November 10th and 11th!
Gotham Radio Theatre invites you to join us for Fallen Angels on November 10th & 11th at the Arclight Theater in Manhattan. Happily married best friends await the arrival of a past lover while their husbands are away in this delightful comedy where the insults flow as freely as the champagne.
Tickets are Available Here!
Irene Dahlia (aka Laura Leopard*) as Jane Sterroll
Born Arina Torporkov in Saint Petersburg, Irene’s mother was a member of the Moscow Art Theatre founded by Constantin Stanislovski. Her family immigrated on the heels of the Russian Revolution in 1917. Once safely in New York, her mother Sonia Torporkov (stage name Mollie Anderson) began her Broadway career, appearing in The Fountain of Youth” among others. Irene made her Broadway debut in 1924 with a small role in Anthony and Cleopatra. She returned to Broadway in 1926, starring in “She Couldn’t Say No” and has been a star in her own right ever since. FDR once remarked on her performance in “The Bohemian Girl” as “moving Russian and U.S. relations to a new delicious level.” Irene will next appear in Gotham Radio Theatre’s production of Present Laughter this summer she toured the country in the Broadway hit, “Suspect”. Married briefly to screen star, John Garfield, Irene lives quietly in New York with her little dog Sasha.
Margaret "Mags" Fulton (aka Susan Barrett*) as Julia Banbury
Margaret “Mags” Fulton (*aka Susan Barrett) was born on a moving train in India to an Irish gypsy who had dallied with a Maharaja. Sent back to Ireland at 16, Mags was lured by the glitz of a passing carnival and became “Bloomin’ Maggie May, the Petal Fan Dancer” in their burlesque revue. After years of swishing her plumes, she joined the Dublin Gate Theatre at the request of Colin Kirkpatrick, one of her biggest dancing ‘fans.’ When Louie B. Mayer and Moss Hart saw Mags’ portrayal of Mary Boyle in “Juno and the Paycock,” they whisked her off to Hollywood and starred her in such memorable MGM favorites as, “Molly Has a Home.” During the filming of a saloon brawl in “In Old Cheyenne,” she fell on top of Stewart Spencer, where she remained for four years. The marriage lasted until Stew left for a pack of cigarettes and never returned. She is thrilled to be making her Gotham Radio debut in Fallen Angels and give Stew a pack of smokes…and his lighter.
Stewart Spencer (aka Victor Barbella*) as Saunders and Willy Banbury
Born in Brighton Beach, NY, Stewart was the 4th child of Jewish immigrant parents who worked as a bartender and nightclub entertainer. He spent most of his school nights earning money as a pool hustler and peerless dipsomaniac until he was expelled at 16 for gambling with the janitors. He fled NY and traveled the globe as a cook, Gondolier pilot and bartender, which landed him at Minsky’s, and a short career as a comic on stage. To pay off a gambling debt, he made his first Hollywood film, and though drunk in most of his movies, his career as the brawling sidekick skyrocketed with In Old Montana, In Old Colorado, In Old Cheyenne and, In Old Boise. On the lam from his 3 ex-wives, Stew moves between Hollywood and NY and when here, has been part of Gotham Radio’s productions of Blithe Spirit, Sherlock Holmes and The Speckled Band and Rudolph’s Tale, where-sadly - he was nearly fired for excessive drinking while portraying an elf.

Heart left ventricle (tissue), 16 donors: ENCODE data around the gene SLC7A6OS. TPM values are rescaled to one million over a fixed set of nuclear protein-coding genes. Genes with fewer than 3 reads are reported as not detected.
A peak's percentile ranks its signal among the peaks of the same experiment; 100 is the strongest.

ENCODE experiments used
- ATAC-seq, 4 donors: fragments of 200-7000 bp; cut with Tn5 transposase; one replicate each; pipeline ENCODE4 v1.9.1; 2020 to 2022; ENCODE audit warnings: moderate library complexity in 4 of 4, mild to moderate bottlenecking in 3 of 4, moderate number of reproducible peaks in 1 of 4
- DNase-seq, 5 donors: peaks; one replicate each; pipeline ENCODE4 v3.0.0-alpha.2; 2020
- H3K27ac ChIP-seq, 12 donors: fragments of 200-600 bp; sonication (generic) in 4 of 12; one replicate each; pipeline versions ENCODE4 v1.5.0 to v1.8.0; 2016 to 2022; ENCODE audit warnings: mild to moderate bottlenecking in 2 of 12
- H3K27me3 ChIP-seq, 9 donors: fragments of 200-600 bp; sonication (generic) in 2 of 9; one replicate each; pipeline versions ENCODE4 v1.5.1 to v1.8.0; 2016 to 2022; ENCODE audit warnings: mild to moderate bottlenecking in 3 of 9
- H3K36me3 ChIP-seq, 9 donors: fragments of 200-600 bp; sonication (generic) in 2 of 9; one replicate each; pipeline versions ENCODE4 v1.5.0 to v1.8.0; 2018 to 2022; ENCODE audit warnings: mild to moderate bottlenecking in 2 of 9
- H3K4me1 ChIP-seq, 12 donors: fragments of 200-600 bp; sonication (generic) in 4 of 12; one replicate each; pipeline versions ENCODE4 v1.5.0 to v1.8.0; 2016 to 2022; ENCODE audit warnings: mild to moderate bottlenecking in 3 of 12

John Dough (aka Michael Iannucci*) as Maurice Duclos and Fred Sterroll
John is so thankful to the Gotham Radio Theatre Company. To help cure him of his amnesia (which he battled during 'Blithe Spirit') they chipped in a month of royalty checks (Irene Dahlia decided the new sable could wait until next season...and I don’t think she’s bitter about it) and sent him to Basel, Switzerland to work with renowned psychiatrist Carl Jung. After meeting John, Dr. Jung suggested 5 hours of therapy a day 6 days a week. Actually that’s what Dr. Jung needed after working with John. But low and behold John’s memory has returned. While eating lots of chocolate and looking at clocks, while in Switzerland, he started to remember that he comes from a singing family. His mother, Ramona, sang the role of Queen of the Night in “The Magic Flute” all over the Northwest Territory and his father, John Sr. was Nelson Eddy’s stand in and back-up singer. So, now, John may burst into song at any given moment because he is just so darn happy to know his history. John also remembered performing, as a child, in the chorus of “Irene” starring Edith Day. The pieces of the puzzle are still coming together for John...but he has a new lease on life now. Please forgive John’s enthusiasm but everything is suddenly new and exciting. He realizes that even going to the bank can be a thrill...especially when you wear a face mask. John will keep you all updated as more of his memory returns.
Directed and Adapted for Radio by Sydnie Gale (Sydnie Grosberg Ronga)
Sydnie Gale began her career as a stage manager, most notably for Sarah Bernhardt's American tour. Miss Bernhardt brought her back to France, but not knowing the language Miss Gale moved to London. She spent the next few years touring with plays by Shaw and Wilde. While working with the Gaiety Players she was asked to direct Shaw's The Philanderer. The tour was a great success and she became the company's regular director bringing some American plays into their repertoire. In 1928 the Gaiety Players toured the United States and Miss Gale decided to stay. She directed for The Theatre Guild bringing the works of Shaw, Molnar and Pirandello to the American Stage. As radio became more popular she often adapted her productions for broadcast. Miss Gale has been the primary director for Gotham Radio Theatre and is delighted to be continuing her work with with this adaptation of Sherlock Holmes.